To be clear, I know very little about Stellar Smart Energy Solutions, and this firm, its personnel, and products/services is not what this story is about (although I wish them well).

In fact, as of early Thursday morning as I wrap-up this article, there is no mention of Stellar Smart Energy Solutions on the Rhyz Website ... at all.

Nope. This story is about Grōv.


Up to $60 Million to Shut Grōv Down

Back to Nu Skin's December 29 filing with the SEC.

According to its Form 8-K, Nu Skin expects to spend between $52 million to $60 million to "... exit the Company’s Grow Tech segment ... substantially by March 31, 2022," which (as explained above) can only refer to Grōv.

Nu Skin wrote that such costs will be allocated as follows:

  1. "Non-cash charges for the impairment of goodwill and intangible assets of approximately $18 million,
  2. "Impairment of fixed assets of approximately $14 million,
  3. "Write-down of inventory of approximately $7 million, and
  4. "Other related charges and offsetting items; and
  • "Cash charges of approximately $7 million for employee severance payments and other compensation, and
  • "An estimated $10–18 million in contract-termination costs and legal-related expenses."

The filing further explains that the charges were not previously disclosed by the   Company (Nu Skin), but that the impairment charges "... were required on December 21," with substantially all of the charges being incurred "... in the fourth quarter of 2021 or future fiscal periods."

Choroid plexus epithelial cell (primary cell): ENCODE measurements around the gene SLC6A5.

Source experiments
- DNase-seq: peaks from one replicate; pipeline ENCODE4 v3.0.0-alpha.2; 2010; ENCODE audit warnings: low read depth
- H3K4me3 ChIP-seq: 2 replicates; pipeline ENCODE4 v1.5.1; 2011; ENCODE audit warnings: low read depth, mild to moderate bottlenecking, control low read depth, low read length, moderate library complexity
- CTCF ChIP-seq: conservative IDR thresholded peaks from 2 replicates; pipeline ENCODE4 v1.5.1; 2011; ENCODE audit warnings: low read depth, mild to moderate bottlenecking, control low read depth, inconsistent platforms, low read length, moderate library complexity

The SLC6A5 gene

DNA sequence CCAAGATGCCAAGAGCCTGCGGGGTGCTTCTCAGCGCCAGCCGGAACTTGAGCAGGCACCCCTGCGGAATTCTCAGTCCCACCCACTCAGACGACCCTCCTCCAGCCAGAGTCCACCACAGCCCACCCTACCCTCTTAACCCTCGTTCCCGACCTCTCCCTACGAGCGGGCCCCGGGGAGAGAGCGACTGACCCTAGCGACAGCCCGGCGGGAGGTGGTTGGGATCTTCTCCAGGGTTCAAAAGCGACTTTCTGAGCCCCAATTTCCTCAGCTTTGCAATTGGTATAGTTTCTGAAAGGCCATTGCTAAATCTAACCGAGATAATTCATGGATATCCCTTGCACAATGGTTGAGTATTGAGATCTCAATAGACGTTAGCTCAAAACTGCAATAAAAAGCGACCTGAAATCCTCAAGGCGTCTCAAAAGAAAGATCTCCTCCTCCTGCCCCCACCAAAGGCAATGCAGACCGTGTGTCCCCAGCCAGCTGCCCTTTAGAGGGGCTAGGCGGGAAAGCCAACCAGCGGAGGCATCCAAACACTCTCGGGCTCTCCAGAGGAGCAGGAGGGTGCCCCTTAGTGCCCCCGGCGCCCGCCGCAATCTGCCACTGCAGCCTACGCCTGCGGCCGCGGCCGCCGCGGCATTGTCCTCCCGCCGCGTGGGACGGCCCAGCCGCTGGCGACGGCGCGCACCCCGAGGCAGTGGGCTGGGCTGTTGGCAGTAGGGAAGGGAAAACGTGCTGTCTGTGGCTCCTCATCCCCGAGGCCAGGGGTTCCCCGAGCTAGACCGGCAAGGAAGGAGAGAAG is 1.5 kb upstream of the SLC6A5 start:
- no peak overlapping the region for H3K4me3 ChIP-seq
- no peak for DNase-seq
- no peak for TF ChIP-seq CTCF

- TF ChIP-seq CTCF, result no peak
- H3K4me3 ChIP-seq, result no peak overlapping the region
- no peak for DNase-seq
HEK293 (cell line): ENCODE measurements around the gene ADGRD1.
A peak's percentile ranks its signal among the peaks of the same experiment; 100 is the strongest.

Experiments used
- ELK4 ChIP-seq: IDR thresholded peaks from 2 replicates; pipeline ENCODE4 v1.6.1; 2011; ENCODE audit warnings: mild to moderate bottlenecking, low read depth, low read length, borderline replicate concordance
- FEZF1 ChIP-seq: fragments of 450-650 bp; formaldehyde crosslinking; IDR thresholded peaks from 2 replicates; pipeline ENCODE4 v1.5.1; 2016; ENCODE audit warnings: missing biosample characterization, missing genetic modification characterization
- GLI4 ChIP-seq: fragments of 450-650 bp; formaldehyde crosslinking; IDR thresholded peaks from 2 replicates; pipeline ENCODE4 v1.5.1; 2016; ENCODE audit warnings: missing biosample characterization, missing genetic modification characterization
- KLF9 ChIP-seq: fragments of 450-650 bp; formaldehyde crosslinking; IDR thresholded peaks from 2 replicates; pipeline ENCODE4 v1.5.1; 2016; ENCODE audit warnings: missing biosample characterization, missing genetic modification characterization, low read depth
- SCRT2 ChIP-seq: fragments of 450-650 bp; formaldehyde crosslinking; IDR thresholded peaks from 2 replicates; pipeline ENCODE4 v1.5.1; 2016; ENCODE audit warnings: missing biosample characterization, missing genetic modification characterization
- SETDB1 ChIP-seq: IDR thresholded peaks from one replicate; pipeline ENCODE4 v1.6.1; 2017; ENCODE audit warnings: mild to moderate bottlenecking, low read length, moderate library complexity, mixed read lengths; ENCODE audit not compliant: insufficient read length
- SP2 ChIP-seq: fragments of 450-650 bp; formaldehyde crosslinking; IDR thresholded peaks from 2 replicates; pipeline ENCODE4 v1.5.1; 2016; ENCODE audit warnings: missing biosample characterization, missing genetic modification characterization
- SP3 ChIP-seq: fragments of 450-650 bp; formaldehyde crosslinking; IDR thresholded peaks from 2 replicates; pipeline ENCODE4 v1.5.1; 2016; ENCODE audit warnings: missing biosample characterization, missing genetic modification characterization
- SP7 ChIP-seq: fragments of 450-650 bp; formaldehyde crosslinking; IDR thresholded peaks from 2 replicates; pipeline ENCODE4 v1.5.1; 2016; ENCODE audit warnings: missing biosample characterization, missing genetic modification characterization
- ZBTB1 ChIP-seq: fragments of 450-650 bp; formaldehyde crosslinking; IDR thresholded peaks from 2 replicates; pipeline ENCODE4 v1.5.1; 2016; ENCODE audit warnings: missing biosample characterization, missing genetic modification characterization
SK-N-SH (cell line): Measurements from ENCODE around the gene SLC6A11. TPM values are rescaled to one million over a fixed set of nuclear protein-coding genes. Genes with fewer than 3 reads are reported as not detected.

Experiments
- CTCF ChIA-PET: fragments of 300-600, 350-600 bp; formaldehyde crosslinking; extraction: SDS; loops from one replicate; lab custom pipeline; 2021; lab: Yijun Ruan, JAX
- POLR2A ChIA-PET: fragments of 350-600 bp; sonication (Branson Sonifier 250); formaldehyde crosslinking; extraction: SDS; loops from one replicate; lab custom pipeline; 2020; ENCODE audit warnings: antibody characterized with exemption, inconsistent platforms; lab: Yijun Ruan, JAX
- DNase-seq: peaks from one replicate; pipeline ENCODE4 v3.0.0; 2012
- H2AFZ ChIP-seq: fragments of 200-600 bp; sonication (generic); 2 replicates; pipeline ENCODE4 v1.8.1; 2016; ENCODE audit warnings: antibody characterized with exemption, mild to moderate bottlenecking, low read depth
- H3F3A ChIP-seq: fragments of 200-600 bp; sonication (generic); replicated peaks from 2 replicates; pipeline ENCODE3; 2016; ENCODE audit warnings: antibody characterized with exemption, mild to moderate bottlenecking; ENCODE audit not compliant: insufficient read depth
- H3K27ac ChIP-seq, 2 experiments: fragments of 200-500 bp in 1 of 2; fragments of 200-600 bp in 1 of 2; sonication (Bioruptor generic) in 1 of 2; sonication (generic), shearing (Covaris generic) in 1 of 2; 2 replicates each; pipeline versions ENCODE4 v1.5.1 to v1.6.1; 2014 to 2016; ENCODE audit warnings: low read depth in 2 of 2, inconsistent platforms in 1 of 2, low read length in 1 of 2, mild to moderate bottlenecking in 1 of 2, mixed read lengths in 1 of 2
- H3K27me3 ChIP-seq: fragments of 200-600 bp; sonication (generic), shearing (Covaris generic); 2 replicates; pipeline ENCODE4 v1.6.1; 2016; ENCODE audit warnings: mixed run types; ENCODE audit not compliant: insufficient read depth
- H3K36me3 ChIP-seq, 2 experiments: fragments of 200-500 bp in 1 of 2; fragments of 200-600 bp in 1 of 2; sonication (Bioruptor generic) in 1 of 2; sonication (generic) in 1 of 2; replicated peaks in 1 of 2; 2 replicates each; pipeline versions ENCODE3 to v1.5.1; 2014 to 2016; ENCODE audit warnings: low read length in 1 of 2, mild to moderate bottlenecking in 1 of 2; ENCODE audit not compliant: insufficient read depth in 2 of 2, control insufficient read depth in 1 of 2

Simply put, it seems fairly straightforward.

Except, what about the initial Grōv customers and partners?

Since January 2020, Grōv had reached agreements with multiple dairy farms, a lamb producer, Amazon Web Services, and Cornell University.

The Olympus Tower Farm from Grōv Technologies, downloaded from Grōv’s website 13 April 2021.

And it had successfully installed numerous systems in the United States.

So I reached out to Brad Bateman, a multi-generational dairy farmer based out of Utah County, and the owner of the largest dairy operations in Utah.

Most importantly, Bateman Dairy is clearly the pioneering customer of Grōv's Olympus Tower Farms (as its indoor grow systems are named).


Bateman Dairy – The Grōv Pioneer

For close to four years now, Brad Bateman and his brothers have been Grōv customers, with multiple Olympus Tower Farms operational at the Bateman Dairy facility based in the mostly wide open expanses of southwestern Utah County some 11 miles outside of Elberta, Utah.